peasants were owners of the soil from 60 to 200
In answer to a question from the packed and
lence, she said tlroro had been no sabatoge of Industry. Page Two
Thursday, November 29, 1951
Authorized as second class mall by the Post Office Dept. Ottawa. Student subscription
' $1.20 per year (Included in AMS fees). Mall subscription |2.00 pr. year. Single copies
five cents. Published throughout tbe University year by the Student Publications Board
of the Alma Mater Society, University of British Columbia. Editorial opinions expressed
herein are those of the editorial staff of the Ubyssey, and not necessarly those ef the
Alma Mater Society or of the University. -
Offices in Brock Hall, Phone ALma 1624          For display advertising, phono ALma 3M8
News Bdltor, Alex MiacCMllivray; City Editor, Dennis Blake; CUP Editor, Sheila Kearns;
Women's Editor, Florence'McNeil; Fine Arts Editor, John Brockington; Copy Editor,
Jean Smith. Director of Photography Bruce Jaffary. #
8enler Editor— ILS IE  QORBAT
The Same Old Stall
A rather terse note, signed by Arthur
Lord, secretary to the Board of Govern?vs,
informed Student Council Tuesday morning
that the board could not, at this time, make
any decrease in fees.
Said Mr. Lord: "The Board of Governors has received with interest your letter
dealing with the matter of student fees,
While they are most sympathetic to the students, desire for a decrease in fee because of
the difficult situation which exists at the
present time, they are not able to do anything about this.
"However, if as a result of the receipt
of the Federal Grant it should prove possible
the Board will be glad to give the matter
further consideration."
It is only a few weeks since President
MacKenzie promised Student Council that
he would recommend a fee decrease to the
We presume that he did make such a
recommendation — although we have, of
course, no access to the proceedings of tho
board and even the president himself is not
in a position to tell us what went on there.
If the recommendation was made there
must have been rather specific reasons lor
rejecting it. It is not common practice for the
board to reject the president's recommendations. Certainly the board would not make
such a rejection out of hand.
Under the circumstances we cannot understand why the board did not make itj
reasons public.
Every student is vitally interested in ths
question of fees. His continued education is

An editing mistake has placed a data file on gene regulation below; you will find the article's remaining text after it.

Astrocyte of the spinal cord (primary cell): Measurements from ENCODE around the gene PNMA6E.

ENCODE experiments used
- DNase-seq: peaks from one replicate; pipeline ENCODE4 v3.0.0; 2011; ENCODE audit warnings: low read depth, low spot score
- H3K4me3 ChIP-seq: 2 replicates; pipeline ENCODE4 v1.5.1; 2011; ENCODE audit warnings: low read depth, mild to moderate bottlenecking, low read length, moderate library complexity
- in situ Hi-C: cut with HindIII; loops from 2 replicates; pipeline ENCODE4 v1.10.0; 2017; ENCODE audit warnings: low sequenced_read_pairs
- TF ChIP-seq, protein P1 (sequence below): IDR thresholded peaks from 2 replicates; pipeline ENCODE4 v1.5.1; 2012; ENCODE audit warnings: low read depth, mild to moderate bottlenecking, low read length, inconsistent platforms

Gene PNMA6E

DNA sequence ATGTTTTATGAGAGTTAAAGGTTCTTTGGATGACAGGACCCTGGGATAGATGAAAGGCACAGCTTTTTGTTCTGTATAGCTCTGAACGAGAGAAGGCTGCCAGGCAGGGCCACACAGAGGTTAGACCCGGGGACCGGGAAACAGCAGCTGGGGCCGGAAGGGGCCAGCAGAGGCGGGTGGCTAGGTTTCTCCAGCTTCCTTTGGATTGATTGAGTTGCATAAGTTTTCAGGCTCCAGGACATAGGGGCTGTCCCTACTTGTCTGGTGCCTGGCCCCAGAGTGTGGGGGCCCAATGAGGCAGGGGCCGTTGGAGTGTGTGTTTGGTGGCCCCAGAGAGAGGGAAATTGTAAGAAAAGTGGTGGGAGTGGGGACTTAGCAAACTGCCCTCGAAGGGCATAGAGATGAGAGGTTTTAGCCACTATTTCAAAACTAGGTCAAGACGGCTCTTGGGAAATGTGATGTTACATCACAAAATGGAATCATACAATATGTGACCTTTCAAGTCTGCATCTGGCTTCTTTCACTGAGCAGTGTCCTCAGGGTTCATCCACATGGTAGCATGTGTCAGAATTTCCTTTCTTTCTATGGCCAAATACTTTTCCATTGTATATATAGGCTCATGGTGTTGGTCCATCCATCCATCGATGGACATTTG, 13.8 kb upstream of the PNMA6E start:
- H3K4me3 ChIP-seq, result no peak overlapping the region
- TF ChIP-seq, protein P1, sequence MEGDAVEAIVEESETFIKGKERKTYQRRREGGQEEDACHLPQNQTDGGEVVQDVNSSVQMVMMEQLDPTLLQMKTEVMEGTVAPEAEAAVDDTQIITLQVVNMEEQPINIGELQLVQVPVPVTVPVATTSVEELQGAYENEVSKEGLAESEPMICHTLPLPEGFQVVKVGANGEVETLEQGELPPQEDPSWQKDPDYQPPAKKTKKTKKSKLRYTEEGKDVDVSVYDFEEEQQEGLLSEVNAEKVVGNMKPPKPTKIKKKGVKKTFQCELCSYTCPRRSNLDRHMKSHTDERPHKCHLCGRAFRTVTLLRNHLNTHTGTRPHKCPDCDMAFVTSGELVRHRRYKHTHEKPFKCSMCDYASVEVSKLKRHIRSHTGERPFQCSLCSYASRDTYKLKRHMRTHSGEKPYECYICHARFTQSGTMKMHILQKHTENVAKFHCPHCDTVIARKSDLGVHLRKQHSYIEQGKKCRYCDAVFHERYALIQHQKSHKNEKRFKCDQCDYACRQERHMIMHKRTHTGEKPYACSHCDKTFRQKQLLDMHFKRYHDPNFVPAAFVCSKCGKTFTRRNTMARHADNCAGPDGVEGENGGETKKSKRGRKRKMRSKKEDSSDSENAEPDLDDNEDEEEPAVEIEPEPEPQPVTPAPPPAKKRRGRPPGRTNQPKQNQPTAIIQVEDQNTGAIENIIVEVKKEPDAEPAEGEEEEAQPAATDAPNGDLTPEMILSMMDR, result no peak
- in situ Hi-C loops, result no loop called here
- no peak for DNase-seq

dependent upon his financial resources.
Mr. Lord makes reference to the possibility of a government grant.
It is a simple matter of fact that the grant
has already been made. It may be the case
that it will take some time to work out the
machinery for distribution. But there can
be no doubt that the grant will come through.
Parliament does ntot pass acts distributing money and then sit back and let money I jjbc telle upon the mete students
gather dust for ever. ^ fceeauee there* are three mm, for
Even if it *«* * —, te *.. TS^ZZS^^m
university to indulge hi deficit financing for a to open a doer for a tfetty ec
time while the wheels of government grind #<*.
Chapter 1: How to' Open
The only way to get to
classrooma, beveridge rooms,
and powdier rooms is through
doors. Therefore a knowledge of the art of door-ope»-
tog is essential to every eol-
lege student.
The burden of door jopmint iA
to their inevitable end-, there should be no
cause for alarm. Tbe university's credit is good
and the promised government -grant make*
admirable collateral.
The lag in distribution should net bt
made an excuse for denying students the
right to an education.
If there are deeper reasons for tiie continuation of the fet increase, tiie board should
make them known.
If, despite tiie government grant, -we cannot continue to provide the present service
without a fee increase, we should be informed
so that we can decide what services we cut
do without.
Because the B.C. government makes extensive grants to UBC, the government has
continued access to the university's accounts.
The federal government It no doubt aceordod
similar privileges.
Yet students, who make a bigger financial
contribution to the university than either government—or even than both combined — are
denied access to the facts.
We do not understand the reasoning of
the board in this matter and we supect thai
most students at this university are ecfuafly
unable to fathom the minds of our governor*.
In fairness to the student body and to
itself, the board should make a full statement of its reason—and i*%ill statement of
the university's expenditures and income.
Toward A Better World
There is a movement underway, sparked by
the McGill Student's Society, to revive ths
idea of exchanging students with Russia ti
In a circular letter, distributed to all
universities belonging to NFCUS, the McGill
students have stated the case for the exchange, which y was turned down by the
NFCUS Conference in London in September.
The reasons given by the delegates for
the rejection just don't stand up under investigation. In a letter to the Russian student's union, they dismissed the plan because, "A number of difficulties were raised
in conjunction with the financing of such a
project and the technical arrangements for
conducting such a tour across Canada."
As far as the financing goes, there is no
difficulty. The Soviet students have agreed
to fly to Canada at their own expense (the
Soviet government would probably pay the
shot.) While here, the students would con-
And This Too
Nice omens appeared on the horizon
when the first guest editorial by George
Rohn appeared in the Ubyssey last Friday,
Nov. 23rd.
The nicely tossed around jumble of words
under the heading "War And Peace" read,
"War and peace differ in their desirability but